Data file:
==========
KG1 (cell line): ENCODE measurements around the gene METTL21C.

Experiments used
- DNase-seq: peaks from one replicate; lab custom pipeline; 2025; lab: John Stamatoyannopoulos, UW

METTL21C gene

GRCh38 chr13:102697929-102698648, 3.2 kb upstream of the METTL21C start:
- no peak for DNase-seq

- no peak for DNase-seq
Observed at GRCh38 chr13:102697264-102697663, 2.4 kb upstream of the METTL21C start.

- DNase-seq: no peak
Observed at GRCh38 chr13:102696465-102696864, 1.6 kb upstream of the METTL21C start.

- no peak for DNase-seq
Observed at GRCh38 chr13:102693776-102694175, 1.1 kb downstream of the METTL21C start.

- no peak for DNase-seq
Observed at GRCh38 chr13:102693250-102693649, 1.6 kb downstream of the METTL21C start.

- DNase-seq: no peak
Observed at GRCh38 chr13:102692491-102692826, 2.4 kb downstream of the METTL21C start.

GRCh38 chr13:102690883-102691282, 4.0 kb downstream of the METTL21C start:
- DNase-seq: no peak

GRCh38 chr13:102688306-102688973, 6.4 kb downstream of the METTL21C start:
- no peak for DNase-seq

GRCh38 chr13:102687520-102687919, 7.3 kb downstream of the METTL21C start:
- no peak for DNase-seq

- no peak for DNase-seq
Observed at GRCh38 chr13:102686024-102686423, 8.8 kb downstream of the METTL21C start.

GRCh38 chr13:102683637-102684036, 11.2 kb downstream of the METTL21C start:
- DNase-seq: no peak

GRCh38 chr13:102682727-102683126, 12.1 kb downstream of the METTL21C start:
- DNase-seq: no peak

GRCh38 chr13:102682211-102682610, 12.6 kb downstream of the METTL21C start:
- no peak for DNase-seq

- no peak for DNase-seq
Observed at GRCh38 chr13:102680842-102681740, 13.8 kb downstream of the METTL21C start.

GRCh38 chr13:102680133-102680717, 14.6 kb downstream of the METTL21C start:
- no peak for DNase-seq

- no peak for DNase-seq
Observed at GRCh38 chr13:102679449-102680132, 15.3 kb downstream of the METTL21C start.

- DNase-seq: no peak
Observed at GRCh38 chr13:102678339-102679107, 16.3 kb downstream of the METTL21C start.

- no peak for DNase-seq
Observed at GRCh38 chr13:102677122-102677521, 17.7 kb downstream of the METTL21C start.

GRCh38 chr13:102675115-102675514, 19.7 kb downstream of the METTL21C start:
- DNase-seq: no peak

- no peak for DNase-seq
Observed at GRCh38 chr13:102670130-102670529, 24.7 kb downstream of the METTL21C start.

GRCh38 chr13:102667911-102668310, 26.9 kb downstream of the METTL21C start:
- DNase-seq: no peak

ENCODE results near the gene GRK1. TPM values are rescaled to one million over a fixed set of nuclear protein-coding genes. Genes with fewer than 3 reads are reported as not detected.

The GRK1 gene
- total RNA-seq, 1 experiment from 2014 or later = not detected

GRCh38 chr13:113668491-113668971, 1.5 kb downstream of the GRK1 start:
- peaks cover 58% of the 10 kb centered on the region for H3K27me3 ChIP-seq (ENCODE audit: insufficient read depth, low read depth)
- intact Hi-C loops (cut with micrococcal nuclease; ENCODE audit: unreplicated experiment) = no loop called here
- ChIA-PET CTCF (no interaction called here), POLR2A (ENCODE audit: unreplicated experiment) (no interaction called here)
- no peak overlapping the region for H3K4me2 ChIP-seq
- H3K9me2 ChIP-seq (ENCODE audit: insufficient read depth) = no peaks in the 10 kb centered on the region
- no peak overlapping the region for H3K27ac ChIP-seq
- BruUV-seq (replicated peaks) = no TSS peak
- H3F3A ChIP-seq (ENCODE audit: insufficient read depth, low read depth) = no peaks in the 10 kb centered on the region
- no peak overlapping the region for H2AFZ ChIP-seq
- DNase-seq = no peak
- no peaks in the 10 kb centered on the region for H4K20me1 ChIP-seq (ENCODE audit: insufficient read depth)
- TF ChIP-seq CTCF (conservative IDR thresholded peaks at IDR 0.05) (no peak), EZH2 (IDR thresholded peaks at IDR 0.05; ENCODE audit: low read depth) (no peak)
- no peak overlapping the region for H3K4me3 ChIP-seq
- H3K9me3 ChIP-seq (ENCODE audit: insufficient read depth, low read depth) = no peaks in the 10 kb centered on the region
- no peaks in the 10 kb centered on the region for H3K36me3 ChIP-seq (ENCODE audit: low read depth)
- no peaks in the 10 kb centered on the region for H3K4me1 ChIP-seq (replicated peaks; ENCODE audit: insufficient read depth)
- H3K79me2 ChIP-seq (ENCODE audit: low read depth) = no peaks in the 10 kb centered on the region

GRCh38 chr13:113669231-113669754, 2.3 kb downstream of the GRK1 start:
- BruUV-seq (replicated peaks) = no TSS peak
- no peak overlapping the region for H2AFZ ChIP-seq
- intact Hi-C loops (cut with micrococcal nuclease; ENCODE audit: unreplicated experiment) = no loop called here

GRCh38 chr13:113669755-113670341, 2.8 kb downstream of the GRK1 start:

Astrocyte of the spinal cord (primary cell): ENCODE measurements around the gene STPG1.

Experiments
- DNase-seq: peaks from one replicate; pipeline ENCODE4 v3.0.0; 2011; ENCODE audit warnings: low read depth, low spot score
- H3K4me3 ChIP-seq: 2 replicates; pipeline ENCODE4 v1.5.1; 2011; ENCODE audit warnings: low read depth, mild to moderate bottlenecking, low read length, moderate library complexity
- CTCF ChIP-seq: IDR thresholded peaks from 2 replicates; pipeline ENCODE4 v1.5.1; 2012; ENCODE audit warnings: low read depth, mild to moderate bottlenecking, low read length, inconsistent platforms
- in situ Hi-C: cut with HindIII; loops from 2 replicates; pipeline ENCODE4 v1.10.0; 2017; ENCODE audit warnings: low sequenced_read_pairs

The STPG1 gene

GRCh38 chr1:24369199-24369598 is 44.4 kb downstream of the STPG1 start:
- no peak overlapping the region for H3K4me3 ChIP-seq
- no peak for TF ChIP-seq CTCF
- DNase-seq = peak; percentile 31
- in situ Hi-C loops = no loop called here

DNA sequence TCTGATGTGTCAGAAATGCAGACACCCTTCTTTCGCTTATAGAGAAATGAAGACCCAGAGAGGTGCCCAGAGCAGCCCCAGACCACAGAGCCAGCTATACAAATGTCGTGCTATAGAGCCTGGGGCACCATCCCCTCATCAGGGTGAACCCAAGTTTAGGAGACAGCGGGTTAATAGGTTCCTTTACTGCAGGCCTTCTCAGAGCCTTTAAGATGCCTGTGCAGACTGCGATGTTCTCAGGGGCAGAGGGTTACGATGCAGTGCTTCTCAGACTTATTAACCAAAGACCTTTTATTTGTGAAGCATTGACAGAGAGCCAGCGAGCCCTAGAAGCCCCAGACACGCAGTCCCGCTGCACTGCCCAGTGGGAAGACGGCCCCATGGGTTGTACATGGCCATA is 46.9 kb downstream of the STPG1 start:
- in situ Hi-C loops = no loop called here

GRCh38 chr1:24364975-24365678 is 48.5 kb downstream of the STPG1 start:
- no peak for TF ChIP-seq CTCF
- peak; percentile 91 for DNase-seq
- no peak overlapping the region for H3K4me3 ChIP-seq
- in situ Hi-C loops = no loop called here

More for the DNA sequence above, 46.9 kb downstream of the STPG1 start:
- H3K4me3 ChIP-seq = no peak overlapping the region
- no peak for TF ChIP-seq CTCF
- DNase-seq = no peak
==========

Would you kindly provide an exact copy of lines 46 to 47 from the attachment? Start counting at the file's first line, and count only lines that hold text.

- DNase-seq: no peak

ENCODE results near the gene GRK1. TPM values are rescaled to one million over a fixed set of nuclear protein-coding genes. Genes with fewer than 3 reads are reported as not detected.